Meet Sam. Sam is stuck at the intermediate plateau. He skis at the same medium level speed everywhere. As soon as he gets going a little faster he reacts by skidding the skis creating friction that brings the speed back to his predictable level. The level where he is used to a certain ammount of pressure on his skis and body. The problem here is Sam is not willing to feel for greater forces being created. Perhaps he thinks good skiing is about keeping the pressure smooth and constant the whole time. If Sam went faster and took the risk of being spat out of a turn or rebounded he would learn that it is fun and a good outcome. An outcome that he just needs to work recovering from and being better at predicting how much he needs to move his mass inside the arc of the turn to better resist the forces. Overall Sam would benefit from trying to feel a lot more pressure coming through his ski turns by going faster and not trying to dissipate the forces.
Meet Jim. Jim skis fast everywhere. But his turn shape is very straight and direct down the hill. He can’t make a turn without first picking up a lot of speed. He doesn’t like slow drills as he cant balance well. What would help Jim is to learn to feel how working on shortening the radius of the turn would help him feel forces that help his balance in a turn. he should be aiming to try and feel acceleration around a curve not just acceleration down the hill. He would find he gets more enjoyment from every run as he keeps his speed up but is converting it to across the hill or around the curve speed. He would also find he can build bigger forces if he combines the speed with shortening the radius of his turns. And that he can enjoy the feeling of really leaning into a turn and brushing his knuckles on the snow.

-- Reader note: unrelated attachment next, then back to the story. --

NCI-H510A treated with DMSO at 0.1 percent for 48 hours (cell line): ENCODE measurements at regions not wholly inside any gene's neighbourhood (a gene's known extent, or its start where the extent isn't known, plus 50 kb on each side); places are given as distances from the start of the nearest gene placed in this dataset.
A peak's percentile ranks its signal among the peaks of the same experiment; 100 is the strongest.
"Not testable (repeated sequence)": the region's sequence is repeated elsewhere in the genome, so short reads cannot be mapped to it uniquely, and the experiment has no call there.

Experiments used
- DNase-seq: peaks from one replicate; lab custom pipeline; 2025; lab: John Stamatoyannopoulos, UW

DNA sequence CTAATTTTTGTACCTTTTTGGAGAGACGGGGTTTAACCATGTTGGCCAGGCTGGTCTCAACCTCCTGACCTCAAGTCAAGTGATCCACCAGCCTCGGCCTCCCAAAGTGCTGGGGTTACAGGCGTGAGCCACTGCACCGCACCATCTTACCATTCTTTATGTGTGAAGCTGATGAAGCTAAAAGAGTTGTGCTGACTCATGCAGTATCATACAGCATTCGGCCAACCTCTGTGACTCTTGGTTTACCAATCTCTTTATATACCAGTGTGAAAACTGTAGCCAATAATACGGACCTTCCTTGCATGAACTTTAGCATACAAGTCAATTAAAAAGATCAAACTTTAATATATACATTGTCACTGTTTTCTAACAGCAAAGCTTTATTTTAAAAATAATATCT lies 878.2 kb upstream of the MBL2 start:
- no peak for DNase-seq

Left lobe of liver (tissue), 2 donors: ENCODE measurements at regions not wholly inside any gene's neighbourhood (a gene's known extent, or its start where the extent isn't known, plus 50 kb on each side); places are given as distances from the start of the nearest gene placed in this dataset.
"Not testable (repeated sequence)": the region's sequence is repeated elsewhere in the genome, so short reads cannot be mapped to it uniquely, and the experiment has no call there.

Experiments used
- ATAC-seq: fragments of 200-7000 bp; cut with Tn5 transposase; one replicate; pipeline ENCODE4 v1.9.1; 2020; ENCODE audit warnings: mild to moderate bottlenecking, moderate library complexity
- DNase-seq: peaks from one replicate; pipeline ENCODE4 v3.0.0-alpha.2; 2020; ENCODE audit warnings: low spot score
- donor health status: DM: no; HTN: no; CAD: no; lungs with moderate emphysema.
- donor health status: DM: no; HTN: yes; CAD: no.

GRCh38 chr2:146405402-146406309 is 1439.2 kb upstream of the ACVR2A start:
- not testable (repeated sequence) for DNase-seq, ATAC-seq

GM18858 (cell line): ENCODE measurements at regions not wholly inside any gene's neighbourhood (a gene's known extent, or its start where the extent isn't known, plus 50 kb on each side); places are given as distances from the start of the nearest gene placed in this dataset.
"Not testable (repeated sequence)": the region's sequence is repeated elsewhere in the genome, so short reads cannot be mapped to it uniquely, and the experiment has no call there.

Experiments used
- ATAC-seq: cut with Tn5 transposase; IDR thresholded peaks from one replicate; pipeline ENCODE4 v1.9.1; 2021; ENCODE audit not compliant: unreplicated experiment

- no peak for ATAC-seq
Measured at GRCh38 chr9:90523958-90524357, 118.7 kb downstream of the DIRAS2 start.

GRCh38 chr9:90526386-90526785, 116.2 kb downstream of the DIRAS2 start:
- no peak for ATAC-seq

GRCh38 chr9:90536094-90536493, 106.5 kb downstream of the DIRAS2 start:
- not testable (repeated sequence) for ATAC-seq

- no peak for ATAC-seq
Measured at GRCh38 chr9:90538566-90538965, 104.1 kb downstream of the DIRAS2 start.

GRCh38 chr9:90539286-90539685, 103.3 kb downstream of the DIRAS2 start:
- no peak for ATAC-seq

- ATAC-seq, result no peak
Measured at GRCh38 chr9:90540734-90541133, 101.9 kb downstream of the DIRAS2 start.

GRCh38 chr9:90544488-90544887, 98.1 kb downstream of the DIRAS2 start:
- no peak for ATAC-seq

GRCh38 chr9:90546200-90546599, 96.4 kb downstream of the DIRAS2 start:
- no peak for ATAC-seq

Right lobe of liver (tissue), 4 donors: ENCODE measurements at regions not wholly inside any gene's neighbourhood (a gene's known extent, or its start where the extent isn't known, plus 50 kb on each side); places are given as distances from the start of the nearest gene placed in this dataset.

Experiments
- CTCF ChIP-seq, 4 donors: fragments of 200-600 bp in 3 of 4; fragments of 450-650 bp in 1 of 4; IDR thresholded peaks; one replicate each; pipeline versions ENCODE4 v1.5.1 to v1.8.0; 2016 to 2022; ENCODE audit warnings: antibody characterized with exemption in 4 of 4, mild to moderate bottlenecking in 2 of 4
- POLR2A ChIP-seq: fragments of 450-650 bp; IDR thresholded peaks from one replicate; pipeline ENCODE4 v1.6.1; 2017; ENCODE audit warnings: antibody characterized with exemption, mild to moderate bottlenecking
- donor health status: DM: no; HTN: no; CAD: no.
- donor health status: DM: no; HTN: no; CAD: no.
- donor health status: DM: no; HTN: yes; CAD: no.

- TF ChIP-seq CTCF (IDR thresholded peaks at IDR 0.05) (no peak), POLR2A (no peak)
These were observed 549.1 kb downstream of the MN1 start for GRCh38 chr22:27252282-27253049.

Remember you get greater turn forces to incline and balance against with a shorter radius or with higher speeds. And as always we must have the ski gripping the snow.
Some reccomended videos to get you started.